“We are what we repeatedly do. Excellence, then, is not an act, but a habit.” Aristotle
I was wondering when someone would address the issue of leadership sustainability and thus was delighted to see that Dave Ulrich and Norm Smallwood have. Those who have read one or more of their previous collaborations (Results-Based Leadership, Leadership Brand, and The Leadership Code) are already familiar with the quality of their thinking as well as the scope and depth of their erudition. They are anthropologists who continue to explore an ever-expanding, ever-accelerating, and ever-changing global business world. As the subtitle of this latest book reveals, their focus is on “seven disciplines to achieve changes great leaders know they must make.” As for the list of seven, they seem less like disciplines than they do as areas of engagement within which discipline is absolutely essential. That is, essential in each.
Ulrich and Smallwood became convinced decades ago that leaders are important but leadership is even more important. One of their missions in life is to help as many o0rganizations as possible to establish and then sustain a program that develops leadership at all levels and in all areas of the given enterprise. So, the program must be sustained but so must the effectiveness of those it develops. How? Constant and continuous improvement.
More specifically, leaders must ensure that (in Albert Einstein’s words) “everything is as simple as possible but no simpler”); manage time as the most precious of resources; accept and insist that others accept personal accountability for behavior; manage all other resources (especially those that are renewable, such as energy and enthusiasm) with rigor as well as prudence; measure everything and everyone that are essential to achieving and then sustaining excellence (however defined); nourish a culture within which there is a shared commitment to answering questions, solving problems, meeting obligations, and achieving goals; and finally, meanwhile, achieve leadership sustainability with initiatives based on the seven disciplines and 31 principles that are examined in this book.
These are among the dozens of passages of special interest and value to me, also listed to indicate the scope of Ulrich and Smallwood’s coverage.
o Leadership Sustainability (Pages 6-7)
o How Leaders Sustain Their Desired Improvements (16-21)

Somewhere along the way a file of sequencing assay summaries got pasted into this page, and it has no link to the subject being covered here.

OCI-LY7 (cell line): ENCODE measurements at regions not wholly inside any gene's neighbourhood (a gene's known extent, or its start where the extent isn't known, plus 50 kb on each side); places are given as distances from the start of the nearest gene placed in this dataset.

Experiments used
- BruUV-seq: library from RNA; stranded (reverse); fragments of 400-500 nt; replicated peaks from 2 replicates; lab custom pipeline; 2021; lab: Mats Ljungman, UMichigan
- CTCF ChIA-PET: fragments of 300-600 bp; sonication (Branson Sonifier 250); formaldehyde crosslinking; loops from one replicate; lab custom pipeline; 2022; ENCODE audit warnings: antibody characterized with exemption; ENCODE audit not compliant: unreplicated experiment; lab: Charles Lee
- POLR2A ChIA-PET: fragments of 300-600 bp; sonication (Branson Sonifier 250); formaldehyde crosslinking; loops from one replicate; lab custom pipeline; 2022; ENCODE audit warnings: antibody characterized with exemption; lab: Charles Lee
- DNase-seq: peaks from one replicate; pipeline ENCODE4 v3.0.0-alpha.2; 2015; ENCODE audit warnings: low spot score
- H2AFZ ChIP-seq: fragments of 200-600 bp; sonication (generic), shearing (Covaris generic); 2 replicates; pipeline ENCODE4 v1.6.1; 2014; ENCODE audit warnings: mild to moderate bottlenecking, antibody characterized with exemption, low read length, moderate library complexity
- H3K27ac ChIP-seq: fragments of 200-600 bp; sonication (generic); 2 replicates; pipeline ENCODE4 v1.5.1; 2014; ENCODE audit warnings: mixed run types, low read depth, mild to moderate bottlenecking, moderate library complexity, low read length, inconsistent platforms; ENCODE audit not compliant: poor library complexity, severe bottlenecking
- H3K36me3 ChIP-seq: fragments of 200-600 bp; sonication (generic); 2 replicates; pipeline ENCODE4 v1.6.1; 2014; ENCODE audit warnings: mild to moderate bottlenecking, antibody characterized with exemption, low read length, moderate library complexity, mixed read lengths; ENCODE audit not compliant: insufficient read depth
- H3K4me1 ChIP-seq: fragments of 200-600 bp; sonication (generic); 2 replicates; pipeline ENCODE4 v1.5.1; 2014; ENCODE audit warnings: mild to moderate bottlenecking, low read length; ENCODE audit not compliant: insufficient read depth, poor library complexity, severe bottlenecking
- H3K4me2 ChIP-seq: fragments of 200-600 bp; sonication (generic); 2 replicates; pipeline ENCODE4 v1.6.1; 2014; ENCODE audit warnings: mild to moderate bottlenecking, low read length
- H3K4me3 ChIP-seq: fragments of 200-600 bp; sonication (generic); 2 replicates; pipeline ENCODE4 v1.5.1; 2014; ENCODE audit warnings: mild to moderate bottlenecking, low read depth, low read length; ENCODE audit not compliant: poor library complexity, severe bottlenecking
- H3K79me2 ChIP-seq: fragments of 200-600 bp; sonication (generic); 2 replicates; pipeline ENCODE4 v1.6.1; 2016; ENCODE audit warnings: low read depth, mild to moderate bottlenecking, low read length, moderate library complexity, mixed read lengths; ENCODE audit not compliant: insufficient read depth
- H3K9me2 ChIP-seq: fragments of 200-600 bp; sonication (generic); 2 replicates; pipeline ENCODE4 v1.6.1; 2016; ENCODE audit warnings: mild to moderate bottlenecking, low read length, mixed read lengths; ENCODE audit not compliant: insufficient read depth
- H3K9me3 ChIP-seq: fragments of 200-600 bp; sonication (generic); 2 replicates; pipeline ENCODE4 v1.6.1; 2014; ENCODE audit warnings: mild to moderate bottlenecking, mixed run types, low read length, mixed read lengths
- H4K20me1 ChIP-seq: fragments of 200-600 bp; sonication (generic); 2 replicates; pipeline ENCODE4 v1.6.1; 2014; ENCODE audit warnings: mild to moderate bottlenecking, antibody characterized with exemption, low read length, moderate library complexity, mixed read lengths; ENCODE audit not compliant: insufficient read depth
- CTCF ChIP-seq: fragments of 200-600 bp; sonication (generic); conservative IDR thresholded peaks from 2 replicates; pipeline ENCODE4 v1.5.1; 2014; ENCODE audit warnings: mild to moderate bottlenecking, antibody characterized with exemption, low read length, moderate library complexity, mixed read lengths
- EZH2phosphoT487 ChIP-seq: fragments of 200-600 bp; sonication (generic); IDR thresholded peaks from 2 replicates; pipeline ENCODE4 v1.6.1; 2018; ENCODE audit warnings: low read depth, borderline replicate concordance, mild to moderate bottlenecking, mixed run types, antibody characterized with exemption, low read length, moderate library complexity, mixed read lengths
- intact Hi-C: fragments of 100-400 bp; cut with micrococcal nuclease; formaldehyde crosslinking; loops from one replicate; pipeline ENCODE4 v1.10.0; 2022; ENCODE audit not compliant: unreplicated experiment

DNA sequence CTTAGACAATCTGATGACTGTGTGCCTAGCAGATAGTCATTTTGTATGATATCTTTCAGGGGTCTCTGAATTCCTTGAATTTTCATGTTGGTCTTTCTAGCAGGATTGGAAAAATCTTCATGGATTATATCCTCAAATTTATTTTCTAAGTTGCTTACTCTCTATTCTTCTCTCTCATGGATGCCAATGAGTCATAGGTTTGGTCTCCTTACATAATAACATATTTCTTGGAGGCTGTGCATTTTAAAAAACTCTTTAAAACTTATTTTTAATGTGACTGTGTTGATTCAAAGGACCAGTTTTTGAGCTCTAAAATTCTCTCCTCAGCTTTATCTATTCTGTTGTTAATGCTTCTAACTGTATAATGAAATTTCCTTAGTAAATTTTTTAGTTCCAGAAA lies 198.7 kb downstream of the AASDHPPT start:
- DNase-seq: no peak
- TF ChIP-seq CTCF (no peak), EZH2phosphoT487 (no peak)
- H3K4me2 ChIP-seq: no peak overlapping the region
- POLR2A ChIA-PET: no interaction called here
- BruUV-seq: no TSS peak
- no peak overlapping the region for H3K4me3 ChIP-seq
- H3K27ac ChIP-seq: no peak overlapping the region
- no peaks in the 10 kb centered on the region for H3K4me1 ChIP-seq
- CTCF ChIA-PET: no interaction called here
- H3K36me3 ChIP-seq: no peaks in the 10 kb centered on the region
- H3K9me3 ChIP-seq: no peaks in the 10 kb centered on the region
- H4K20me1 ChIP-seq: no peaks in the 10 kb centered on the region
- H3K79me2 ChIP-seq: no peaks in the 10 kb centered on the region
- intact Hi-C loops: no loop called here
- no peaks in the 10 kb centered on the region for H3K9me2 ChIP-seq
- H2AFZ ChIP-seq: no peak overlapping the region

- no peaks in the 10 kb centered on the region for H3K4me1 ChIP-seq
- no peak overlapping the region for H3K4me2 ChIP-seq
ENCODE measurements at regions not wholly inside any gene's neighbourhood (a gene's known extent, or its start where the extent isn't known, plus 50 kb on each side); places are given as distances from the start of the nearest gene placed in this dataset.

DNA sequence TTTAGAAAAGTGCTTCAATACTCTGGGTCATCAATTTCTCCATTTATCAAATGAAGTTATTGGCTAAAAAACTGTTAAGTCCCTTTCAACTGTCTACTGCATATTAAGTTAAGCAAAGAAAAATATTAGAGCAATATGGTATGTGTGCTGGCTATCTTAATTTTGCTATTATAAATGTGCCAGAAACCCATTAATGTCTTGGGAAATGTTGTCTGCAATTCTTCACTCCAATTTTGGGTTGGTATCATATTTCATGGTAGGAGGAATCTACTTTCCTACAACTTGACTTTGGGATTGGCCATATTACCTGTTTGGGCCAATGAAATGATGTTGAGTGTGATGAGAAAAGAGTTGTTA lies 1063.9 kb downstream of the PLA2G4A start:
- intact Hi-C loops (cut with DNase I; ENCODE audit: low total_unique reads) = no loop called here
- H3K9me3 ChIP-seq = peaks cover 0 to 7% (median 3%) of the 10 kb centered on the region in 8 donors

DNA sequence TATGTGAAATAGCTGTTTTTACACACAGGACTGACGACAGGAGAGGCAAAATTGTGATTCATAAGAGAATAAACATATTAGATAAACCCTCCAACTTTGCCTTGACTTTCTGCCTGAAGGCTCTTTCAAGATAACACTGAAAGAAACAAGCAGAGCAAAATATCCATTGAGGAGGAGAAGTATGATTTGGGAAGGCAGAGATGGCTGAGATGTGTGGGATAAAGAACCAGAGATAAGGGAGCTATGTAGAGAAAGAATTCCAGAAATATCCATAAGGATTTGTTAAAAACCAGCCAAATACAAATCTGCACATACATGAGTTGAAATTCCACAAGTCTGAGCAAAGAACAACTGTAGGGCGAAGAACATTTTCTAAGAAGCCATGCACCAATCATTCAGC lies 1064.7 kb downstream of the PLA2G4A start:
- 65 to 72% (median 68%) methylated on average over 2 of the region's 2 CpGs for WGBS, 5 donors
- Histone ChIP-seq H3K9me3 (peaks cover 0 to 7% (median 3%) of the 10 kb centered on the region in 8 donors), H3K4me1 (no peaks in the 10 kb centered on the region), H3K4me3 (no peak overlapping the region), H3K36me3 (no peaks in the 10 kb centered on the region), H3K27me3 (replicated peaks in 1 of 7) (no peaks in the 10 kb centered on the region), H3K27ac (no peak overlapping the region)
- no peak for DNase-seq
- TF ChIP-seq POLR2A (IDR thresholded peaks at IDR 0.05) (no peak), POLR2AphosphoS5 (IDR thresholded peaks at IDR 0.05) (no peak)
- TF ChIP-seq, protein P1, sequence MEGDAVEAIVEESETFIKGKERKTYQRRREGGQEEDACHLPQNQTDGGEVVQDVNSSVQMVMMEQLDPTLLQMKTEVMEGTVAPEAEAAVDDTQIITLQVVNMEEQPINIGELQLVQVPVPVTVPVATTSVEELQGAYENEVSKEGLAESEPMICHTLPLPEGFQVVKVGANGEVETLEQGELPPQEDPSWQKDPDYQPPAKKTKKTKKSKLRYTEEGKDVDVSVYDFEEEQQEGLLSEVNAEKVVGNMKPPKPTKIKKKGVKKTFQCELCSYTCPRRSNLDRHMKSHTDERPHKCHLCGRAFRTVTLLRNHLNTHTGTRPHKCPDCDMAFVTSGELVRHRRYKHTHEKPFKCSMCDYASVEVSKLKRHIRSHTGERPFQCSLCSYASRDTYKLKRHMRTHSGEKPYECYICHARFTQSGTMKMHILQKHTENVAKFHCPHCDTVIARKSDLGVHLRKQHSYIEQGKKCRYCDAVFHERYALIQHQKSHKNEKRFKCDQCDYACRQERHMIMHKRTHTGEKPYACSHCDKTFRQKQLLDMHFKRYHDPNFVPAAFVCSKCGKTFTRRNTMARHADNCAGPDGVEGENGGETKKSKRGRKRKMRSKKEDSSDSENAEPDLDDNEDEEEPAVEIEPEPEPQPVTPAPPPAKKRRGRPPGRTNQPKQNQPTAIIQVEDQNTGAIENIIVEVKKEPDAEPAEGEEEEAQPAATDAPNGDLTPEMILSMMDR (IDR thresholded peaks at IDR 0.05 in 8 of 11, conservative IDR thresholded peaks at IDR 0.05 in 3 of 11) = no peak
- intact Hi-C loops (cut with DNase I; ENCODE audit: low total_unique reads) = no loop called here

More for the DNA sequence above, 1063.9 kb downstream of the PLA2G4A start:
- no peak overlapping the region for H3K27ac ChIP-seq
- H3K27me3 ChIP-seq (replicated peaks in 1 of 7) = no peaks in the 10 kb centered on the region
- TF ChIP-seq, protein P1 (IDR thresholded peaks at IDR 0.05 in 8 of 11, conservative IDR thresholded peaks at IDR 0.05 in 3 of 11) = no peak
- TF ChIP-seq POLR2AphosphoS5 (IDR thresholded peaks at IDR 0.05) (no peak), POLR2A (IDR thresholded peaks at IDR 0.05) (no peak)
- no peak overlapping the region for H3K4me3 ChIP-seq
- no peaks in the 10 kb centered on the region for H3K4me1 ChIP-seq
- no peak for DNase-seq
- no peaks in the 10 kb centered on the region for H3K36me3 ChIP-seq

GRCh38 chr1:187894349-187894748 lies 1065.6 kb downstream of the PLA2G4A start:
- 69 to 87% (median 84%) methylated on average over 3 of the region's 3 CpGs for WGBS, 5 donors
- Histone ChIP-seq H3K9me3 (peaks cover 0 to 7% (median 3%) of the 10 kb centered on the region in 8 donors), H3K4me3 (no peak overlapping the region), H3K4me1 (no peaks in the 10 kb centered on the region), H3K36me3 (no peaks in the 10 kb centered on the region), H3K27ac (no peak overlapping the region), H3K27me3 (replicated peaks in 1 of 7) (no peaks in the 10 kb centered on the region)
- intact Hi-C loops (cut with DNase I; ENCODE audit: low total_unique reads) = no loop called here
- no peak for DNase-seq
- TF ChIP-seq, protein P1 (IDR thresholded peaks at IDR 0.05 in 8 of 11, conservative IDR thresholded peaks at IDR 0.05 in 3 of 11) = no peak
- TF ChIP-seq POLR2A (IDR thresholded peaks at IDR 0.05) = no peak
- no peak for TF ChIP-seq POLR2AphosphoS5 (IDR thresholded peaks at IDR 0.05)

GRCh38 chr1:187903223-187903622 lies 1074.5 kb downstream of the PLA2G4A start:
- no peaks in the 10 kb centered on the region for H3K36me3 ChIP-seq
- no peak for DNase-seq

o Building Simplicity 27-28
o Prioritize, and, Filter and Frame (31-39)
o Tell Stories, Create a Narrative (39-45)
o Mastery of Time (55-77)
o Take Personal Accountability (84-89)
o Hold Others Accountable (96-103)
o Coaching, and, Expectations of a Coach (112-1115 and 123-124)
o Tracking in the Workplace (138-139)
o Tie [Decisions, Behavior, etc.] to Consequences (151-157)
o Self-Reflection, Improvisation, Resilience (173-186)
o Connect Change with Personal Values, and, Connect Change with Organizational Purpose (201-207)
o Celebrate Success (211-213)
o Diagnosing Your Leadership Sustainability (216-220)
o Responsibility for Building Leadership Sustainability (236-243)
Now more than at any prior time than I can remember organizations have several compelling needs and daunting challenges. For example, developing leadership and management skills at all levels and in all areas of the given enterprise; involving most valuable people in the recruiting, interviewing, candidate evaluation, and onboarding process; and establishing and then nourishing a workplace culture within which innovative thinking thrives. The information, insights, and wisdom provided in this book can help leaders in any to address needs and respond effectively challenges such as these.
Dave Ulrich and Norm Smallwood end their book with a challenge and a promise: “We challenge you to not just read but also ponder, internalize, and apply these seven disciplines. We promise that if you do so, your leadership will move from rhetoric to results. Your personal brand will be about getting things done, and your desires will be realized. We encourage you to spread your wings and use the ideas here (and online ) and share your experiences with us.” I presume to offer my own best wishes, adding that most self-limits are self-imposed.
What are you waiting for? The sky is yours.